Saturday, September 22, 2007

Art and "the arts"

Questions at the bottom for those who prefer to skip to the end...

My 6-year-old son appears to have a gift for visual art. He loves art, and seems to have good control over his drawing hand, and an ability to copy what he sees pretty well. When we lived in Sarasota, a city known for art, I wanted to sign him up for an art class that was advertised a lot and looked good, but they had a minimum age of 6, and he was 5. By the time he was 6, we had moved back to Texas.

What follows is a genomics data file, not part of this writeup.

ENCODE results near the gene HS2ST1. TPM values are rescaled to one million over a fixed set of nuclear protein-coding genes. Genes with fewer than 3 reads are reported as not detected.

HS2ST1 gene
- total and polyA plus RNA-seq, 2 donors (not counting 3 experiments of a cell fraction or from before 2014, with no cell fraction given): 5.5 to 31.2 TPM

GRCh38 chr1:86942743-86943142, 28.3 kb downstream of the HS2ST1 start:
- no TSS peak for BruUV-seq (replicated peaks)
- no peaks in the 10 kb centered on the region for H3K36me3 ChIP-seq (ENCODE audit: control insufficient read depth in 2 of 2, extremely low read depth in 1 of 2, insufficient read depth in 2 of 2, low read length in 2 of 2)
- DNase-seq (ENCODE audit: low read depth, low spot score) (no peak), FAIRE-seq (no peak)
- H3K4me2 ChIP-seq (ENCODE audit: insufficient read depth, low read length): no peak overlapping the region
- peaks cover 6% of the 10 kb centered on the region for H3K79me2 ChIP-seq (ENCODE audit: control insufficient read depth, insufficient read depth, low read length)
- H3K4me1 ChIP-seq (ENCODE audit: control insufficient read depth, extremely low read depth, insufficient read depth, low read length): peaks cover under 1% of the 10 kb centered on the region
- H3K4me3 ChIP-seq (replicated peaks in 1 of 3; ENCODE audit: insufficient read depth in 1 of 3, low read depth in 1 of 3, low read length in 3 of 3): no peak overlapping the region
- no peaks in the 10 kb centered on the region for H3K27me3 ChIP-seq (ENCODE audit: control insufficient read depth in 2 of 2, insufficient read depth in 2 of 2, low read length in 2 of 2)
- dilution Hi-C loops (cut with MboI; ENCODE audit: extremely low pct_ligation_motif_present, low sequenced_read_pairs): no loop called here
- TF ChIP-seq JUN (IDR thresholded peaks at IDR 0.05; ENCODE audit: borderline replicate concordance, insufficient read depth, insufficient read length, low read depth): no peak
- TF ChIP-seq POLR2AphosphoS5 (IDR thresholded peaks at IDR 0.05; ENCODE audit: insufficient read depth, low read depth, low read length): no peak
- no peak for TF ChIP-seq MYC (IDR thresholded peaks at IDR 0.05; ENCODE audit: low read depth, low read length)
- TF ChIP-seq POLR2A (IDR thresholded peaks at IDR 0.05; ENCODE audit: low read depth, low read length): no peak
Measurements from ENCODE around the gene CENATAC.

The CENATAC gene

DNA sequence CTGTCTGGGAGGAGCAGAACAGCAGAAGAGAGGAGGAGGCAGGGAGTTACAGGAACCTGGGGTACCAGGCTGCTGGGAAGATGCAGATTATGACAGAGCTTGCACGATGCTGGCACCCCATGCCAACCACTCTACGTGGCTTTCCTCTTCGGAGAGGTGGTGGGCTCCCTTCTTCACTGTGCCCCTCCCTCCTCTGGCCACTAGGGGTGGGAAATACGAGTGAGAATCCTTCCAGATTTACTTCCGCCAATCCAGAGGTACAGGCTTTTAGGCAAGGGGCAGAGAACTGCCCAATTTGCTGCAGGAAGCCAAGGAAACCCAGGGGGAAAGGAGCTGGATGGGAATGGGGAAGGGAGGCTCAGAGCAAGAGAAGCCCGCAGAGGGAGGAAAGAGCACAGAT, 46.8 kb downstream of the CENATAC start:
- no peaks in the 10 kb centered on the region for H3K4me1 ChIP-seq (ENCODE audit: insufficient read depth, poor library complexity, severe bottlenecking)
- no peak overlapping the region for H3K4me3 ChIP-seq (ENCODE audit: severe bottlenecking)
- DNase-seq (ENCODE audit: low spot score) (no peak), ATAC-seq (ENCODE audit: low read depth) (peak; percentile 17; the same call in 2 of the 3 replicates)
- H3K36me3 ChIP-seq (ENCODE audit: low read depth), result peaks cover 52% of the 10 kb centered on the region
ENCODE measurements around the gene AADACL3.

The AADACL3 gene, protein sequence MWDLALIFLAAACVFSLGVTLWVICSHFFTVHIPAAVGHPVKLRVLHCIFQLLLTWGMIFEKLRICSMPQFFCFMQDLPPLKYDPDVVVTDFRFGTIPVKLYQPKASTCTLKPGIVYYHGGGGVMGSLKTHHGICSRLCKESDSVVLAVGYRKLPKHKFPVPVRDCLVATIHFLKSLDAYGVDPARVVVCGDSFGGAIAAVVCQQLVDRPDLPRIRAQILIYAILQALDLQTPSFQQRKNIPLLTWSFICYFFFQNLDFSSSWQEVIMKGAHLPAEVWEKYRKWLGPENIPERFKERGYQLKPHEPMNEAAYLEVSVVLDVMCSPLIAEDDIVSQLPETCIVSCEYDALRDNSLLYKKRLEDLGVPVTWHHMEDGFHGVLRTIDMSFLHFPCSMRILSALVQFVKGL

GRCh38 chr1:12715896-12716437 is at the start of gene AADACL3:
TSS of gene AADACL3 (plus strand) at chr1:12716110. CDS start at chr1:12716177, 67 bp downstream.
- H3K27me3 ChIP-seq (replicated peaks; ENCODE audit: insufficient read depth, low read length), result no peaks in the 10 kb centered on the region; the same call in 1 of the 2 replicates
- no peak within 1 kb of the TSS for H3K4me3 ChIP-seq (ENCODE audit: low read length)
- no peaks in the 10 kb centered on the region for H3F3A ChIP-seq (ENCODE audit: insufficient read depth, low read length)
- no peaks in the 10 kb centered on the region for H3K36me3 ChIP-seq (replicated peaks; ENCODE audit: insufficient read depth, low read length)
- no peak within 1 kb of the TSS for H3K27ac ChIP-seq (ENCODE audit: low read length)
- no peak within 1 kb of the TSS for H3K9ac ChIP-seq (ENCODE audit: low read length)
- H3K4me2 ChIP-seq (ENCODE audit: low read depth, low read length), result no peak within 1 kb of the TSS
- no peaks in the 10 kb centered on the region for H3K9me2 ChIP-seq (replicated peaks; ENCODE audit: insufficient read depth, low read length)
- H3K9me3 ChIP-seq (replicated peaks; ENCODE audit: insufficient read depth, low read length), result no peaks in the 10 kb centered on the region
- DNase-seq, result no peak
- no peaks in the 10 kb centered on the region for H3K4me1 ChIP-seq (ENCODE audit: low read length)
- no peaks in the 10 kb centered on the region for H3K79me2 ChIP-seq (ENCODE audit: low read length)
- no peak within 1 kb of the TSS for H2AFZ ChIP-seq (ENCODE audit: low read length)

His school here offers art for 1/3 of the year, and he loves that, but honestly, I could tell the school art classes were not going to challenge him to work to the best of his ability and help him learn the techniques he could really benefit from. So I found an outside art class for elementary students, and signed him up. However...when we went to the orientation I wasn't impressed with much that I saw there, and I wanted to try somewhere else first. We went to tour another local art school I'd heard about, and it looked great. There are "classes" in that several students come at once, but the instructon is completely individualized. The room is great and kind of cool-looking (not a tiny childcare classroom like at the other place, but a studio where real art is happening), the grounds have a great atmosphere with chickens, ducks, turkeys, and peacocks wandering around, and best of all, the art on display looked really good. I saw kids not much older than my son making art that looked like someone much older had done it. So we signed him up for a trial class and he loved it, asking how many days until he could come back the next week. I think he is going to get a lot out of it.